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Summer Lawn and Garden Care

Summer Lawn and Garden Care

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Nursing home garden

Members of a memory care center in Marysville, Kan., tend to a garden and miniature farm.

In the summer our lawns and gardens take a lot of care, but it is very rewarding. To have an appealing lawn, healthy trees, fantastic landscapes, and a productive vegetable garden is worth all the work.


During the summer the weather is often too dry for our plants. The recent rains have helped, but there are areas still dealing with drought conditions and the rains last weekend won’t hold us through the rest of the summer. If irrigating, lawns should receive 1-1.5 inches of water per week. If that isn’t provided through rain, irrigation may be necessary. It is good to irrigate one-third to one-half inches 2 or 3 times a week. It is best to irrigate from 4am-10am to avoid disease problems.

Remember, our trees and shrubs need irrigation too, if we aren’t getting much rain. Use different irrigation heads for trees and shrubs. Lawns irrigation is short, frequent bursts trees and shrubs need deeper, less frequent irrigation for best management. Even older more established trees will need a drink in very dry conditions. Let a hose trickle for about an hour once a week. Newly planted trees only need 20-30 minutes of irrigation per week for best growth.

Use a screwdriver or probe to see how wet or dry the soil is prior to irrigation. Stick it in the ground around the roots, if it comes out with powdery soil on it or if it is very difficult to push the probe very far into the soil, it is time to water. If the soil is more muddy and the probe is easy to push through the soil, it doesn’t need to be watered.

Weed Control

Weeds can be problematic in the summer months, but they are more difficult to control then, too. During the summer weeds are large and their activity slows down making it difficult to control with herbicides. The best time to control many of our lawn and garden weeds is in the fall. Throughout the spring and summer all plants are making sugars through photosynthesis. During the fall, plants take those sugars from the leaves and move them into the roots for winter storage to help the plant get up and growing next spring. If the weeds are sprayed when they are moving the sugars into the roots, they will take the pesticide too, for higher efficacy.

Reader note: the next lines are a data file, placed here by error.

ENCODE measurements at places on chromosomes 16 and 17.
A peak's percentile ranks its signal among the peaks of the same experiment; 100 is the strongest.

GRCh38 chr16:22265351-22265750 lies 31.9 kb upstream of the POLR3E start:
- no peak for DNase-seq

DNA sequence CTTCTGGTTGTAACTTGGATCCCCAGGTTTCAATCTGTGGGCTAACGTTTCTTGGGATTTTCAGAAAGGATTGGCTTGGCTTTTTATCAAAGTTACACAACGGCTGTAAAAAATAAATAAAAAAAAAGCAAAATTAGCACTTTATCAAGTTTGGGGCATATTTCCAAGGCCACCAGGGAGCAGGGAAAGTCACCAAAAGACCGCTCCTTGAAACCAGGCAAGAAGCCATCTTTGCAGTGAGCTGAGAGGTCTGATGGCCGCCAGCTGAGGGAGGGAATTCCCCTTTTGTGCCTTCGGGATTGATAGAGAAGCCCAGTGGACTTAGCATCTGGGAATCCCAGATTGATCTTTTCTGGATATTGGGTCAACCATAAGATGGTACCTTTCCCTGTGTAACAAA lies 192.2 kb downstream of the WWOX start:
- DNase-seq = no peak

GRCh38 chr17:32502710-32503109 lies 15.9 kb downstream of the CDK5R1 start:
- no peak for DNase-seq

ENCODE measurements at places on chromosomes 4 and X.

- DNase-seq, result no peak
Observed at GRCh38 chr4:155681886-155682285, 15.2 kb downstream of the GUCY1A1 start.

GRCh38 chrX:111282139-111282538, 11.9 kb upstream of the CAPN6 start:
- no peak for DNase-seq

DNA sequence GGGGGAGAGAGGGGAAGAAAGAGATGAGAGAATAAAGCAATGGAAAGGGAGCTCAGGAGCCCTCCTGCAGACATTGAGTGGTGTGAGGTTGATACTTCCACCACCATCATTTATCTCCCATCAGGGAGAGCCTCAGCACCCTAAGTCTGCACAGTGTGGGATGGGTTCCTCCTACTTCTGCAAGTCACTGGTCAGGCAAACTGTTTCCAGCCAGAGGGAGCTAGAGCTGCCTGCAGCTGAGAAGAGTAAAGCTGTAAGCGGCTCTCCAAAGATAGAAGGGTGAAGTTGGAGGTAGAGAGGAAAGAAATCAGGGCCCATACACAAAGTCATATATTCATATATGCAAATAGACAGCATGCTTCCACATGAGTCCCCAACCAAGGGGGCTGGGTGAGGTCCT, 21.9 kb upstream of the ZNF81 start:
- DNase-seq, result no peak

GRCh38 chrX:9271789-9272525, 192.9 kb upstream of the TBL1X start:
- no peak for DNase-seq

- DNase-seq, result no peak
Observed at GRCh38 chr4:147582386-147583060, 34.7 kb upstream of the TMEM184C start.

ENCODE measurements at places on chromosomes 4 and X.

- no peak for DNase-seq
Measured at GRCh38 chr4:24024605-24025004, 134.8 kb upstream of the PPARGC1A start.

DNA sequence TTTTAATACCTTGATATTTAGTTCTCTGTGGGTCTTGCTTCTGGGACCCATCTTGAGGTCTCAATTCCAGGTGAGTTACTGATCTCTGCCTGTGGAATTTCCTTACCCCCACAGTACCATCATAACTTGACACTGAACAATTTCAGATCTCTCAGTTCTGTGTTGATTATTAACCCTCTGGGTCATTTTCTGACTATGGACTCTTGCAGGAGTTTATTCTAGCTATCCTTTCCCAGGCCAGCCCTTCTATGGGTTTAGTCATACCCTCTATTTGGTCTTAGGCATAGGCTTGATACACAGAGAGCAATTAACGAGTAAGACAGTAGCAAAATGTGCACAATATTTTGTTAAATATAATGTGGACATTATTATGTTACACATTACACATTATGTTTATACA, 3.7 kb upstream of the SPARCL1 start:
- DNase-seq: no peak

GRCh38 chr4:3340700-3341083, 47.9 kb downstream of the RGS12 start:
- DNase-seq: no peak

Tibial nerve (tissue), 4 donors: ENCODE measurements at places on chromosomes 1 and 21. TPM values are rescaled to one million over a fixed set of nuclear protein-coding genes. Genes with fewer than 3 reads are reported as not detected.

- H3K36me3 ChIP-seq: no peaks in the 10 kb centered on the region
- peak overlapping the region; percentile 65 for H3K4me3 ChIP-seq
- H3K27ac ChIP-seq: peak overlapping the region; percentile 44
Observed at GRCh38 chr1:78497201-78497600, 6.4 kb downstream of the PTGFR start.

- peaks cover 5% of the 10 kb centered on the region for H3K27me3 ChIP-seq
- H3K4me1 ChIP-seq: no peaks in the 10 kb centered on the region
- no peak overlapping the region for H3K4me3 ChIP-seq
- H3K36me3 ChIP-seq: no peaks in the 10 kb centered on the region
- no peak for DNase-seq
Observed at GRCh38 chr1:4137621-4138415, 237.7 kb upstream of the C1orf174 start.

Fall treatments for weeds works for perennial weeds such as bindweed, dandelions, clover, and creeping Charlie as well as winter annual weeds such as henbit. However, treating in the fall will not work for summer annual weeds such as crabgrass. Crabgrass is best controlled with a pre-emergence herbicide in the spring before it starts to grow or an early summer post-emergence herbicide if you missed the pre-emergence window.

If weeds are a problem in a landscape bed or garden, they can be controlled now with spot sprays using glyphosate products such as Roundup. Be very careful with these products and do not spray them onto the foliage of desired plants because glyphosate is a non-selective and will harm your desired plants. You can use a spray wand or use a piece of cardboard as a barrier between desired plants and weeds to spray the weeds. You can also use a paint brush to paint the herbicide onto the leaves of the weeds around desired plants.

A great way to manage weeds is to hand pull them. Dandelions and other lawn weeds can easily be dug up or pulled as well. After a rain event is a great time to go out and pull weeds, they will pull easily with the full root intact. It is best to destroy these weeds or place them into the garbage after removing them to avoid regrowth.  

If you have any further questions please contact Nicole Stoner at (402) 223-1384,, visit the Gage County Extension website at, or like my facebook page at and follow me on twitter @Nikki_Stoner 



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